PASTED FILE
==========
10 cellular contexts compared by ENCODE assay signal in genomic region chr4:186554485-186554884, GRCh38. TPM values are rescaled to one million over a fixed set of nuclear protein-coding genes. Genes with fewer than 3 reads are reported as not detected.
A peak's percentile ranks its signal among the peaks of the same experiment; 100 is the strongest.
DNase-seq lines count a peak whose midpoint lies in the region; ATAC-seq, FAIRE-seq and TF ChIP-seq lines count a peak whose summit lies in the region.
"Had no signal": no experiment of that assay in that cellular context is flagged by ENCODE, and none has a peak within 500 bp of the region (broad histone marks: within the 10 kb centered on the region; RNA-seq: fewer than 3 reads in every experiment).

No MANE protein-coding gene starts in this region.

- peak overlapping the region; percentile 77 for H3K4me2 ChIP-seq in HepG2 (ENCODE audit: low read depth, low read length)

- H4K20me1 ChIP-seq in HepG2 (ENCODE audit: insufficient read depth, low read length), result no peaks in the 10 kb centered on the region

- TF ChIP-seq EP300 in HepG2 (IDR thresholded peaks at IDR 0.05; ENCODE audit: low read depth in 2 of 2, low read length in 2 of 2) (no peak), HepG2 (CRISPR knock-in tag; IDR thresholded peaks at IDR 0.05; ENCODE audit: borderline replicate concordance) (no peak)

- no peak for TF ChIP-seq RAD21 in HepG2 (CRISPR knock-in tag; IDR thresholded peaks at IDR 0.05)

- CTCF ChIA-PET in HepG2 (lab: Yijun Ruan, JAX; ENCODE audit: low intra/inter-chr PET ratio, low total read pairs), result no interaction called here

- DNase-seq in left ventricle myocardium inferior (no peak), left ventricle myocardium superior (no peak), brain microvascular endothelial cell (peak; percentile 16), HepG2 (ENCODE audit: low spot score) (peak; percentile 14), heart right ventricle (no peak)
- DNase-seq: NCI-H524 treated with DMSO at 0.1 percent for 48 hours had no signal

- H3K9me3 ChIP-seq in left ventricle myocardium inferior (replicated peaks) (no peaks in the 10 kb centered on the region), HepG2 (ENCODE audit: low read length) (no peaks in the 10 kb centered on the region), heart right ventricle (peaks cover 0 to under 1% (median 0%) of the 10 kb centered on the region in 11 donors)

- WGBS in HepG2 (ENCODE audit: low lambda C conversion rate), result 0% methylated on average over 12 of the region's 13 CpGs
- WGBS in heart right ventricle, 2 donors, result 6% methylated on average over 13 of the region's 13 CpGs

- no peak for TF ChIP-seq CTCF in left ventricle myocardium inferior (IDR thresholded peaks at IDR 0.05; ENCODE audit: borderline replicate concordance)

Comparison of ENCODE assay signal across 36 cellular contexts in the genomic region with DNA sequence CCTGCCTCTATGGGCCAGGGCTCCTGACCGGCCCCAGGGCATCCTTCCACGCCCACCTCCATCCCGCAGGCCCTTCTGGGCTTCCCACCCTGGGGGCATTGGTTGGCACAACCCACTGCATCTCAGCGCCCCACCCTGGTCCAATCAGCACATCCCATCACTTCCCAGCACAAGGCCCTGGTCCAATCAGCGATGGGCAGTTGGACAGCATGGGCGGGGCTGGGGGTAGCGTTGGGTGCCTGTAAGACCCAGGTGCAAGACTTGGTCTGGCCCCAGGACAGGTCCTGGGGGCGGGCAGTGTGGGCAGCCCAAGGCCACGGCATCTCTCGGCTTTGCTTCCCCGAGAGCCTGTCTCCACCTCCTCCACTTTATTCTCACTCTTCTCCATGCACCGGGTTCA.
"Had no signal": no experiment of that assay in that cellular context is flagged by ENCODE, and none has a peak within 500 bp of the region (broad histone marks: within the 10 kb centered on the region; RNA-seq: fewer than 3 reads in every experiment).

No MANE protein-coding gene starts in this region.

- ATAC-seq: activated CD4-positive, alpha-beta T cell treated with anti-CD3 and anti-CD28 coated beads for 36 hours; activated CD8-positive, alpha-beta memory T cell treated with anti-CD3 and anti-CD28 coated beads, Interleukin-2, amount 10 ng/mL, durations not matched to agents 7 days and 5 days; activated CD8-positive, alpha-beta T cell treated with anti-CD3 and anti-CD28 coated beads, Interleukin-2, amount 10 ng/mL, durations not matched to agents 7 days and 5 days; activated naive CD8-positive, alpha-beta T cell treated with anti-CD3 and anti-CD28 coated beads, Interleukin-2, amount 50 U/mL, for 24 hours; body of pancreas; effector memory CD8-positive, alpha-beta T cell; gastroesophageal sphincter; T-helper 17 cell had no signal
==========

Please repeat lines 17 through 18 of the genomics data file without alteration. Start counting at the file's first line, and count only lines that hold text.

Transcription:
Comparison of ENCODE assay signal across 36 cellular contexts in the genomic region with DNA sequence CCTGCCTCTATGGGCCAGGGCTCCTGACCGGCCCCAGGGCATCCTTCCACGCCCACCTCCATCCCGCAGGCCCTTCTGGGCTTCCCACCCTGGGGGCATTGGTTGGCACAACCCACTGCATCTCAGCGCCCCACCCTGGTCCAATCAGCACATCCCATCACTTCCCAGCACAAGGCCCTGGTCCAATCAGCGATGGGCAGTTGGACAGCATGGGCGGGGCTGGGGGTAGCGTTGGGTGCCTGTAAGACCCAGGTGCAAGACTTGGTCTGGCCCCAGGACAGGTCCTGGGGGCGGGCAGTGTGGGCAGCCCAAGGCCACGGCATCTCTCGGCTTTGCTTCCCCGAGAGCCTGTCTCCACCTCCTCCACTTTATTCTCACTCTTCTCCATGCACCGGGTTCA.
"Had no signal": no experiment of that assay in that cellular context is flagged by ENCODE, and none has a peak within 500 bp of the region (broad histone marks: within the 10 kb centered on the region; RNA-seq: fewer than 3 reads in every experiment).